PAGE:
Effects of microcurrent stimulation on Hyaline cartilage repair in immature male rats (Rattus norvegicus)
1 Programa de Pós-graduação em Ciências Biomédicas, Centro Universitário Hermínio Ometto, Av. Dr. Maximiliano Baruto, 500 Jd. Universitário, 13607-339, Araras, SP, Brazil
2 Departamento de Histologia e Embriologia, Instituto de Biologia, Universidade Estadual de Campinas, Rua Charles Darwin, s/n. CxP 6109, 13083-863, Campinas, SP, Brazil
BMC Complementary and Alternative Medicine 2013, 13:17 doi:10.1186/1472-6882-13-17Published: 19 January 2013
In this study, we investigate the effects of microcurrent stimulation on the repair process of xiphoid cartilage in 45-days-old rats.
Twenty male rats were divided into a control group and a treated group. A 3-mm defect was then created with a punch in anesthetized animals. In the treated group, animals were submitted to daily applications of a biphasic square pulse microgalvanic continuous electrical current during 5 min. In each application, it was used a frequency of 0.3 Hz and intensity of 20 μA. The animals were sacrificed at 7, 21 and 35 days after injury for structural analysis.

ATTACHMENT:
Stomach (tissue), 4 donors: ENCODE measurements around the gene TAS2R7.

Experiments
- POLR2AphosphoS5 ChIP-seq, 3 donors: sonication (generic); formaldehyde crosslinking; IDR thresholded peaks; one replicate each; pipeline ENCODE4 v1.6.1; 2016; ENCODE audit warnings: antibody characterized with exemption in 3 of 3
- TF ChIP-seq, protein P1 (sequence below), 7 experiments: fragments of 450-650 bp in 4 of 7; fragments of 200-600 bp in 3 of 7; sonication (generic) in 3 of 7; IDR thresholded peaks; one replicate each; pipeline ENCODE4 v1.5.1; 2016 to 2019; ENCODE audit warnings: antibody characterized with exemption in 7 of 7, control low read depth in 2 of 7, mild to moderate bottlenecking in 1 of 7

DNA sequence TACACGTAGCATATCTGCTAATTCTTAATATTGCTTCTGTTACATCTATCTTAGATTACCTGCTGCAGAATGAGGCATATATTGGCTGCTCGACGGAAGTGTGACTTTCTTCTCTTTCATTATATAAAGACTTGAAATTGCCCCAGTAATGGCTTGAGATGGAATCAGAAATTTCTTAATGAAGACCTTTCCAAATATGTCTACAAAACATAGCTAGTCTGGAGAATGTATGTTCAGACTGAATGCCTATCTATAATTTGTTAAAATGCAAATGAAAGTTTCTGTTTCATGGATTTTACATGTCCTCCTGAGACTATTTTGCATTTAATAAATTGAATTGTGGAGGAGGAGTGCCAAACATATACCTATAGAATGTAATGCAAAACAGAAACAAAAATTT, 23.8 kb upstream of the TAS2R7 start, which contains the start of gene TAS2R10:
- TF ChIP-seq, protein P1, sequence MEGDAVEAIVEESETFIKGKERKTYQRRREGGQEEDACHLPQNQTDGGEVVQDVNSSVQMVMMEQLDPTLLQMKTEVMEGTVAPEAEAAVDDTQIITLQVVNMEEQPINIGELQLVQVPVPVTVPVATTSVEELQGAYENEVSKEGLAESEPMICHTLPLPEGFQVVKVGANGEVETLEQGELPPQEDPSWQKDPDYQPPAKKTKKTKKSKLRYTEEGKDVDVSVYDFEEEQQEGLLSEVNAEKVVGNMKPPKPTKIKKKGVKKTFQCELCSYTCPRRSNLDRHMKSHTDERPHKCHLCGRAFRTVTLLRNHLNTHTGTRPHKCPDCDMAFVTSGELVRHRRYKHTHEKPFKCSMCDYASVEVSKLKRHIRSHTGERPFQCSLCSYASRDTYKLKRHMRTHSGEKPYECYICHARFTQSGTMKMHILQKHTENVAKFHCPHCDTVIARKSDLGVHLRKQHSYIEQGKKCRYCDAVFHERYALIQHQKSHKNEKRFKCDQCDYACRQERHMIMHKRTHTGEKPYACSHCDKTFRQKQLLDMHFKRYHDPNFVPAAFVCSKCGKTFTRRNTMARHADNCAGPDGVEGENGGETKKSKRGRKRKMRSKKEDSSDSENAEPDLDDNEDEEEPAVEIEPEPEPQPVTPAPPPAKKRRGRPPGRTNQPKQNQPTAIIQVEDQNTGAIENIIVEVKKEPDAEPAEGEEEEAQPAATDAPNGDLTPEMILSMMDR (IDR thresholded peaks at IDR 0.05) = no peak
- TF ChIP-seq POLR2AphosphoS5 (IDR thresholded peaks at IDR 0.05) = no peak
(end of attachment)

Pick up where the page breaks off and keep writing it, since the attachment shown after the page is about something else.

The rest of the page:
Basophilia increased gradually in control animals during the experimental period. In treated animals, newly formed cartilage was observed on days 21 and 35. No statistically significant differences in birefringent collagen fibers were seen between groups at any of the time points. Treated animals presented a statistically larger number of chondroblasts. Calcification points were observed in treated animals on day 35. Ultrastructural analysis revealed differences in cell and matrix characteristics between the two groups. Chondrocyte-like cells were seen in control animals only after 35 days, whereas they were present in treated animals as early as by day 21. The number of cuprolinic blue-stained proteoglycans was statistically higher in treated animals on days 21 and 35.
We conclude that microcurrent stimulation accelerates the cartilage repair in non-articular site from prepuberal animals.